Procedures
Learn about the different procedures offered by Gastrointestinal Associates. Select from the below drop-down menu.

Lower GI Series

Lower GI Series (or Barium Enema)

A lower gastrointestinal (GI) series uses x-rays to diagnose problems in the large intestine, which includes the colon and rectum. The lower GI series may show problems like abnormal growths, ulcers, polyps, and diverticuli.

Before taking x-rays of your colon and rectum, the radiologist will put a thick liquid called barium into your colon. This is why a lower GI series is sometimes called a barium enema. The barium coats the lining of the colon and rectum and makes these organs, and any signs of disease in them, show up more clearly on x-rays. It also helps the radiologist see the size and shape of the colon and rectum.

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You may be uncomfortable during the lower GI series. The barium will cause fullness and pressure in your abdomen and will make you feel the urge to have a bowel movement. However, that rarely happens because the tube the physician uses to inject the barium has a balloon on the end of it that prevents the liquid from coming back out.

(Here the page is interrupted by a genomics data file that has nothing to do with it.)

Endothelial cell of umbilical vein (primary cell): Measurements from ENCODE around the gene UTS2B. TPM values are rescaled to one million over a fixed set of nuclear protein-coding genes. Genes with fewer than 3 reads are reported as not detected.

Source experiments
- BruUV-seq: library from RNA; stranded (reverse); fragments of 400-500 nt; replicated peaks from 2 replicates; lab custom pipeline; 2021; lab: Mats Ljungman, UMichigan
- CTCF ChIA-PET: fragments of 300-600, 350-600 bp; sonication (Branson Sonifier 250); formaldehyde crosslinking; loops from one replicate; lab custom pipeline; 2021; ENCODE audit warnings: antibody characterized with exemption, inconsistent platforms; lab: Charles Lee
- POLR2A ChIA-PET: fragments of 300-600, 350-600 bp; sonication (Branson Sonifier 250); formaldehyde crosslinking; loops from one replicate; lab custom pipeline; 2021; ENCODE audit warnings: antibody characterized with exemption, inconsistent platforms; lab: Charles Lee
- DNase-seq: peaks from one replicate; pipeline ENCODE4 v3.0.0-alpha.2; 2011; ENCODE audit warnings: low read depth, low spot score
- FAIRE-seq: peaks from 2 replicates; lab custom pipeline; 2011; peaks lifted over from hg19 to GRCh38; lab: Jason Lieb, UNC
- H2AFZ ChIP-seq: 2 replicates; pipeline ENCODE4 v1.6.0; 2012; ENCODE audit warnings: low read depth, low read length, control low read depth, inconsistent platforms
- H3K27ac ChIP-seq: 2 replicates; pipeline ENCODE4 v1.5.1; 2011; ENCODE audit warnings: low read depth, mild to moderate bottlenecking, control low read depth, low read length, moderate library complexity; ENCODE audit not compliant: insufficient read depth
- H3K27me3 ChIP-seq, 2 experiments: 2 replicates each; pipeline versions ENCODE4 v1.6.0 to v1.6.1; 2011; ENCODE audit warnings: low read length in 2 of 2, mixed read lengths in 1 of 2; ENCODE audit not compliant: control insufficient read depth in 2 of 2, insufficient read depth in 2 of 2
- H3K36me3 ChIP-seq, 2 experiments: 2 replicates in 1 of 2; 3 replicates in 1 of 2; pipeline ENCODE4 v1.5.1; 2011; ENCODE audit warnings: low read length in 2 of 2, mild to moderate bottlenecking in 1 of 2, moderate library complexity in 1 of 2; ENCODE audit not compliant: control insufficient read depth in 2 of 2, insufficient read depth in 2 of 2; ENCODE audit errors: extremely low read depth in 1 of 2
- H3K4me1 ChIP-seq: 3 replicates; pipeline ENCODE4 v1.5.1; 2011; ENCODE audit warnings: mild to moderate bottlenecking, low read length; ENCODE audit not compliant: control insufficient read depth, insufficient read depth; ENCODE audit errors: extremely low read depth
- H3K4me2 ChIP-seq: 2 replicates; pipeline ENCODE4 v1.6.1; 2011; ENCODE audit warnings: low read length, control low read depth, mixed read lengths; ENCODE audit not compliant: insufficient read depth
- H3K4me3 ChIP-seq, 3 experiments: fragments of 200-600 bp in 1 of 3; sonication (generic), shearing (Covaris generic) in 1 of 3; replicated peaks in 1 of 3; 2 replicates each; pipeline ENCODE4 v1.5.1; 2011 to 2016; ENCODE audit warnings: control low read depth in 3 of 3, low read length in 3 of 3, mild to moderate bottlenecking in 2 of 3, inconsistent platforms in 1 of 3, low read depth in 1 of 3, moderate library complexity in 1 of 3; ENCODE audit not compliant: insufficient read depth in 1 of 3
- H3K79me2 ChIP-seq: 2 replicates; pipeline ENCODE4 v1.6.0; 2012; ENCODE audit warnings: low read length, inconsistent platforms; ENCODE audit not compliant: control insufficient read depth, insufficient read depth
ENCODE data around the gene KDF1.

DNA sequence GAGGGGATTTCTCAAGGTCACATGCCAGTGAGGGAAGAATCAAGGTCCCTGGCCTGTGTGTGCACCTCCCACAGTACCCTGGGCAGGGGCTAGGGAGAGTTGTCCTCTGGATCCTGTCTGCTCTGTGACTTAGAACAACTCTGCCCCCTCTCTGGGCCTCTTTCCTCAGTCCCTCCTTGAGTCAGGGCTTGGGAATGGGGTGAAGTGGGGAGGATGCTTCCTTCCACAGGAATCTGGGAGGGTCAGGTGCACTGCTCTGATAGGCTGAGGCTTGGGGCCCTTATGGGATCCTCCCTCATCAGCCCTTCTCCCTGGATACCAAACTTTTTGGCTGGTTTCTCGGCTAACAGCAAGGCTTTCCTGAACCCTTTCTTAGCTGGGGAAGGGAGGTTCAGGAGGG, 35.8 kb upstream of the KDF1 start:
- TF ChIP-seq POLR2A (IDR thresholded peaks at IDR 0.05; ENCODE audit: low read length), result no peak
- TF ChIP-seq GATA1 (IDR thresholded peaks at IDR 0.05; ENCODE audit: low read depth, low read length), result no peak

You may be asked to change positions while x-rays are taken. Different positions give different views of the intestines. After the radiologist is finished taking x-rays, you will be able to go to the bathroom. The radiologist may also take an x-ray of the empty colon afterwards.

A lower GI series takes about 1 to 2 hours. The barium may cause constipation and make your stool turn gray or white for a few days after the procedure.

Preparation
Your colon must be empty for the procedure to be accurate. To prepare for the procedure you will have to restrict your diet for a few days beforehand. For example, you might be able to drink only liquids and eat only nonsugar, nondairy foods for 2 days before the procedure; only clear liquids the day before; and nothing after midnight the night before. A liquid diet means fat-free bouillon or broth, Jell-O®, strained fruit juice, water, plain coffee, plain tea, or diet soda. To make sure your colon is empty, you might be given a laxative or an enema before the procedure. Your physician may give you other special instructions.